- Repairability — SST run-flat repair guidelines are nearly similar to those for standard tires. Michelin's PAX has more stringent repair procedures, including a warning that repairs can only be carried out at a "Michelin PAX System authorized servicing dealer." In either case, if the zero-pressure driving distance or speed is exceeded, the tire might need outright replacement. Furthermore, tire sealant-in-a-can leak repair products shouldn't be used, because they can foul many types of TPMS air-pressure sensors.
- No spare — Run-flat-equipped vehicles carry no spare, and sometimes the jack and tools are omitted as well. In fact, eliminating the spare and reallocating that space to some other purpose (styling, third-row seat, interior room, etc.) is a big reason why run-flats are offered.
- Harder ride — The stiff sidewalls that make a run-flat work also result in a harder ride. PAX sidewalls are not as stiff as SST sidewalls, lessening the effect somewhat. Yes, the suspension tuning can be adjusted to compensate, but the loss of tire compliance is never fully recovered.
- Tread wear — While this is still a point of contention, and possible litigation, reports that their run-flats have a shorter lifespan than standard tires have been made by consumers. As you might expect, tire company representatives are mum on the subject. Past experience tells me that the temptation to put a soft tread compound on a tire to counter a hard ride is strong. The downside with this approach is that softer compounds tend to wear more quickly.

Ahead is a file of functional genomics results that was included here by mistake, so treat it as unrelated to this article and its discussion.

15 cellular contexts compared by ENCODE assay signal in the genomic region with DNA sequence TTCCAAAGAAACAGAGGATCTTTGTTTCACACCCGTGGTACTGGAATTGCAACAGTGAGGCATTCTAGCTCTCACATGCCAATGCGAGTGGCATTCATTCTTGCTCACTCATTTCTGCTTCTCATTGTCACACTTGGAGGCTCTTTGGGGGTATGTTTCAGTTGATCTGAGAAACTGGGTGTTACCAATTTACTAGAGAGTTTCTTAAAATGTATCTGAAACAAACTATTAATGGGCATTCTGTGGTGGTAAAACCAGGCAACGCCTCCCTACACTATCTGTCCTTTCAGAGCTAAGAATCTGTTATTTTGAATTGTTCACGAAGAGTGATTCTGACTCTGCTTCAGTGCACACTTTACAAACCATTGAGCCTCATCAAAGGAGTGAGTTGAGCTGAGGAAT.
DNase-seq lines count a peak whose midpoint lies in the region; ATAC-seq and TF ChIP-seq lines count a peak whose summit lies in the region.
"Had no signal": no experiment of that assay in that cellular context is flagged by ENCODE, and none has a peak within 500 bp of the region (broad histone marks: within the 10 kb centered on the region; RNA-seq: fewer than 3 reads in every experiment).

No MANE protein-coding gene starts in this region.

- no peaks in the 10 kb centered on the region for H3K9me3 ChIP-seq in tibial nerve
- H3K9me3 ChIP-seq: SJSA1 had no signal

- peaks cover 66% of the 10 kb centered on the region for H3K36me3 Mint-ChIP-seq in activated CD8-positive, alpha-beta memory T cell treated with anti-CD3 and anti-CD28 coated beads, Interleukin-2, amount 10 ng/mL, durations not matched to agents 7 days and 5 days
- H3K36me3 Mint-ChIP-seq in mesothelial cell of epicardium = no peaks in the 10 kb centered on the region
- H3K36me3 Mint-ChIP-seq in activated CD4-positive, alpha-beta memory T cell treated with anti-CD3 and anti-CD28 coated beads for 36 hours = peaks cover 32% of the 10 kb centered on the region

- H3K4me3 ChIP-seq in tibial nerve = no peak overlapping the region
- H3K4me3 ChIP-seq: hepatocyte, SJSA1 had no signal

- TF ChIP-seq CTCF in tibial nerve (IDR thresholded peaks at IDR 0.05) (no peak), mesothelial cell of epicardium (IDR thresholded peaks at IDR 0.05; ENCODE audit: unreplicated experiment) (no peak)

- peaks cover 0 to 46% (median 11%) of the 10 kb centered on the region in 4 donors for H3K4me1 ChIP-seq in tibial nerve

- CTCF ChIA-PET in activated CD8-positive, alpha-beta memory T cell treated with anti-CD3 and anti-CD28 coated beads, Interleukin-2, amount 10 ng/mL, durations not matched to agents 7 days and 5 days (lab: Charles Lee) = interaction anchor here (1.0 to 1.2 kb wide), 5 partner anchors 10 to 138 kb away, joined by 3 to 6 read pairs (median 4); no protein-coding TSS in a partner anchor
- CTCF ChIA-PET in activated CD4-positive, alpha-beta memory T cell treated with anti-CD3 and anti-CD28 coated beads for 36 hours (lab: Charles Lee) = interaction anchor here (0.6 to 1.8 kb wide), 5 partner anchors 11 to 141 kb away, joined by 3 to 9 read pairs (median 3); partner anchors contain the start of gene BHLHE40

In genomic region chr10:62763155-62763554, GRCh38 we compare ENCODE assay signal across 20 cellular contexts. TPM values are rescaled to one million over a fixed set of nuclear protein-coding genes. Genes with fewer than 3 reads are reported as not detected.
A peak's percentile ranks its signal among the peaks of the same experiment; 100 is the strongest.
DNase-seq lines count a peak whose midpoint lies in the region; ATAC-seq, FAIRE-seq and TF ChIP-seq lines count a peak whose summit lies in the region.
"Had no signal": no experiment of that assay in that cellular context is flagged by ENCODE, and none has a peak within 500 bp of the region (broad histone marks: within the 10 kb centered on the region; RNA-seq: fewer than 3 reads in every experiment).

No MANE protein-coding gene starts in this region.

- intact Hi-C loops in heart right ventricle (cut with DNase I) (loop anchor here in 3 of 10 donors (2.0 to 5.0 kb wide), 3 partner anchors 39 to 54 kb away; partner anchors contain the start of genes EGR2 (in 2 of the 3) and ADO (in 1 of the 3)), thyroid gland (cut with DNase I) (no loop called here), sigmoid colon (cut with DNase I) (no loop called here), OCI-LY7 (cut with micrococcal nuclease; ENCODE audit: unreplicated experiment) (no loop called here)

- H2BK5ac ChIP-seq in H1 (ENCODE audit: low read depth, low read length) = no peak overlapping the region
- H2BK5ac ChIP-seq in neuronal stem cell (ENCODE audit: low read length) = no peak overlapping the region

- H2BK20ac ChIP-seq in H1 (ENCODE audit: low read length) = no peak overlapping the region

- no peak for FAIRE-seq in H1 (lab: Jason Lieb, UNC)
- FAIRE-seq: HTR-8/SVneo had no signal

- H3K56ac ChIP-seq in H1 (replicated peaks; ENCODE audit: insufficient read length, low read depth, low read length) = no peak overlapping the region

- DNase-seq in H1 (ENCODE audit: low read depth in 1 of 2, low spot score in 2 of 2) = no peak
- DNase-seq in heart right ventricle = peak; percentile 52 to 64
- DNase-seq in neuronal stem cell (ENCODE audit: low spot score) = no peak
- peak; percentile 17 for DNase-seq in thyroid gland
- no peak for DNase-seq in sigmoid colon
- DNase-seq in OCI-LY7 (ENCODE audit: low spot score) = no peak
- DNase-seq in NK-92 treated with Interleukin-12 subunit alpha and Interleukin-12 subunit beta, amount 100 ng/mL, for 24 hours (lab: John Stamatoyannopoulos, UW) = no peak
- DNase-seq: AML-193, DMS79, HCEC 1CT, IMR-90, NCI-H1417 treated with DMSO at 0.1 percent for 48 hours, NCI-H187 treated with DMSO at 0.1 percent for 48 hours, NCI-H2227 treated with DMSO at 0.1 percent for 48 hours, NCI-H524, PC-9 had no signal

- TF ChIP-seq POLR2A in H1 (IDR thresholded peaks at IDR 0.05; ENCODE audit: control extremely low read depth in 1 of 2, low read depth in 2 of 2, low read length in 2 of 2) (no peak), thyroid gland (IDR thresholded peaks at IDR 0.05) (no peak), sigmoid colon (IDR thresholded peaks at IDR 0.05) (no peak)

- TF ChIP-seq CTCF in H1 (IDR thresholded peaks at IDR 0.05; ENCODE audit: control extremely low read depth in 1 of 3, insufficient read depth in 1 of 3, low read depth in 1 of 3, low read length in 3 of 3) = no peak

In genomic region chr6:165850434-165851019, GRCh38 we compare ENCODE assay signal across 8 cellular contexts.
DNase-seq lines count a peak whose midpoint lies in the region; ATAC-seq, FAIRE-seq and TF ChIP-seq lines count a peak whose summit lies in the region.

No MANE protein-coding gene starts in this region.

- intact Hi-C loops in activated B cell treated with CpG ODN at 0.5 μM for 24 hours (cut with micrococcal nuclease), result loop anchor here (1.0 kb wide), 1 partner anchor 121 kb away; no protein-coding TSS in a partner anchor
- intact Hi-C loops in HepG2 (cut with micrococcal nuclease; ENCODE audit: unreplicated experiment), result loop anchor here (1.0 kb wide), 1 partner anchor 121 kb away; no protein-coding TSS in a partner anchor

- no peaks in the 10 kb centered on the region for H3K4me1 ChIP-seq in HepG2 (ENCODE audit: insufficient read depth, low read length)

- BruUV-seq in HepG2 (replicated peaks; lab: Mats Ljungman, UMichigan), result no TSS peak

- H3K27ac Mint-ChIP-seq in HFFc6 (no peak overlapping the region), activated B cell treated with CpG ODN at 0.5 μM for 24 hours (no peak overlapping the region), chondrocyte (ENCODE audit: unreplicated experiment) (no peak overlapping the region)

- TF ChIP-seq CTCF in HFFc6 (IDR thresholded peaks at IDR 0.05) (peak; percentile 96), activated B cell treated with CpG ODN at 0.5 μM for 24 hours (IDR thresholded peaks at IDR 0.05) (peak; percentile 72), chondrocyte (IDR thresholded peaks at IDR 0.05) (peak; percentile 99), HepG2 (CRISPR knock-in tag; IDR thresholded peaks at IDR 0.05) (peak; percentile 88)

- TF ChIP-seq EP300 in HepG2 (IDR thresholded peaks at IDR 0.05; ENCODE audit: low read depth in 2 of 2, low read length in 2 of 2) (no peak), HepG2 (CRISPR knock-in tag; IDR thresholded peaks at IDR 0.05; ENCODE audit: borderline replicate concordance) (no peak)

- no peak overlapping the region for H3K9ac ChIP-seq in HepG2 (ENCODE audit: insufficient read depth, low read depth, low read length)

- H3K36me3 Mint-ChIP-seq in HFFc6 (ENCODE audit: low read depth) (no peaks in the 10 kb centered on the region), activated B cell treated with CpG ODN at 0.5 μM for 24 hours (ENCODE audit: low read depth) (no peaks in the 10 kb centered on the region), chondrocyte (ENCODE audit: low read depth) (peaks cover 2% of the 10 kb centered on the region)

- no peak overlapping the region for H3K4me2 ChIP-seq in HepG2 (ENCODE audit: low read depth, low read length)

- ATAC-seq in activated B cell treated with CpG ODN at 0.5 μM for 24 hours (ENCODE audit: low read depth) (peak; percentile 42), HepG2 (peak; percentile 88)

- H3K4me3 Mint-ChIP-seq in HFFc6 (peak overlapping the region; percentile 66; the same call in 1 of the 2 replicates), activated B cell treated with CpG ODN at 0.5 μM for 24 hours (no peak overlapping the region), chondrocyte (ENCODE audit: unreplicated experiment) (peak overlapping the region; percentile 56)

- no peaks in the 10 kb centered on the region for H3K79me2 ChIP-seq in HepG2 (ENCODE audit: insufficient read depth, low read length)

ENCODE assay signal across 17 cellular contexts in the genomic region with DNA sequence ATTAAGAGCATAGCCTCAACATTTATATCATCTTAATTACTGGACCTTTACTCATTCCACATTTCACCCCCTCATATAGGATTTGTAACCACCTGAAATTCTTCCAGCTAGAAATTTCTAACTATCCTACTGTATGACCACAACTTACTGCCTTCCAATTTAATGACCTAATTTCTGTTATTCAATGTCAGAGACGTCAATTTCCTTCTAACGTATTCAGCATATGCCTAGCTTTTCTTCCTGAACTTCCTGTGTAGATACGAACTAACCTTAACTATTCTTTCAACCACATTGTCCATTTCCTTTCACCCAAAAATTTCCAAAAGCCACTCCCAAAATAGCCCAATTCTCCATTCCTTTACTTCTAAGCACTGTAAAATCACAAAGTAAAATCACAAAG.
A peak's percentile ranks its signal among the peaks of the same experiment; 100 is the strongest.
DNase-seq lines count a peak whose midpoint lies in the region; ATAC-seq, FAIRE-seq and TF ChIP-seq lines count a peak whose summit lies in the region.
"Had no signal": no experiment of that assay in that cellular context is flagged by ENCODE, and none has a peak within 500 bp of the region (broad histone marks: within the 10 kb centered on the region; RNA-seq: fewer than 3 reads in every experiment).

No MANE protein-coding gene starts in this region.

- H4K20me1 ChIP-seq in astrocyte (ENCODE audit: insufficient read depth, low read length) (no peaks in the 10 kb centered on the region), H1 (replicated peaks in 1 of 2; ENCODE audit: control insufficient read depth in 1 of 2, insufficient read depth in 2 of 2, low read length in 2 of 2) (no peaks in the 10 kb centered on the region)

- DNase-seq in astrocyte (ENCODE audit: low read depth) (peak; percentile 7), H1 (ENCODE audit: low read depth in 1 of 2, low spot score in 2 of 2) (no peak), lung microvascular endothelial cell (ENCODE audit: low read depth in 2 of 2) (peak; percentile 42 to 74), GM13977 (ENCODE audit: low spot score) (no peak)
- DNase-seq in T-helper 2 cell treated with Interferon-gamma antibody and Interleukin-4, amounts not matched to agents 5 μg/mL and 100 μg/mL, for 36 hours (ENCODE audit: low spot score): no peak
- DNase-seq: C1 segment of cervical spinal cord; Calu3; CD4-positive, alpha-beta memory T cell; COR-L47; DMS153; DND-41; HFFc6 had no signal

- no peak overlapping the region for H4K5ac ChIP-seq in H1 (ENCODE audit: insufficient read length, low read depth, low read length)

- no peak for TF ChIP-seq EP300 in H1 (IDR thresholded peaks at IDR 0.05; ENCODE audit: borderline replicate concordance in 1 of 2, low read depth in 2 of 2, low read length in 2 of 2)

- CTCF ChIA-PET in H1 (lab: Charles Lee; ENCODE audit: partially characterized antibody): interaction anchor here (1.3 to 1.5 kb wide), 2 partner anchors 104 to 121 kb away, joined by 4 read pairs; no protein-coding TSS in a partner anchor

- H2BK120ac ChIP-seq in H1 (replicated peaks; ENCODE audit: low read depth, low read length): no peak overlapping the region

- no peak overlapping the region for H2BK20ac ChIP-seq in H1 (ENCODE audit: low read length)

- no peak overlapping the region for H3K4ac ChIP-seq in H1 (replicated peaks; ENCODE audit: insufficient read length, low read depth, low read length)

- Blowouts are still possible — If a driver fails to heed or notice the run-flat warning and drives beyond the zero-pressure range or above the speed limitation, tire disintegration can still ultimately occur, with the same destabilizing effects.
- Heavier tire weight — Run-flat reinforcements add weight. And it's all unsprung weight, the bad cholesterol of vehicle mass that degrades ride and handling. In SSTs, this may amount to a few pounds per tire. However, I measured a single 2006 Honda Odyssey PAX assembly at 75 pounds, compared to 50 pounds for a standard Odyssey EX wheel and tire. That's a huge 25 pounds per corner, 100 pounds per car of added unsprung weight.
- Cost — Run-flats cost more money to replace. Compared to standard tires, expect to pay double or more. At the time of this writing, Internet prices for Toyota Sienna OEM run-flats were $152-$176 each, while the equivalent standard tire cost $71. Honda Odyssey PAX tires, not available online, were $200 each or more, while the standard ones cost $81.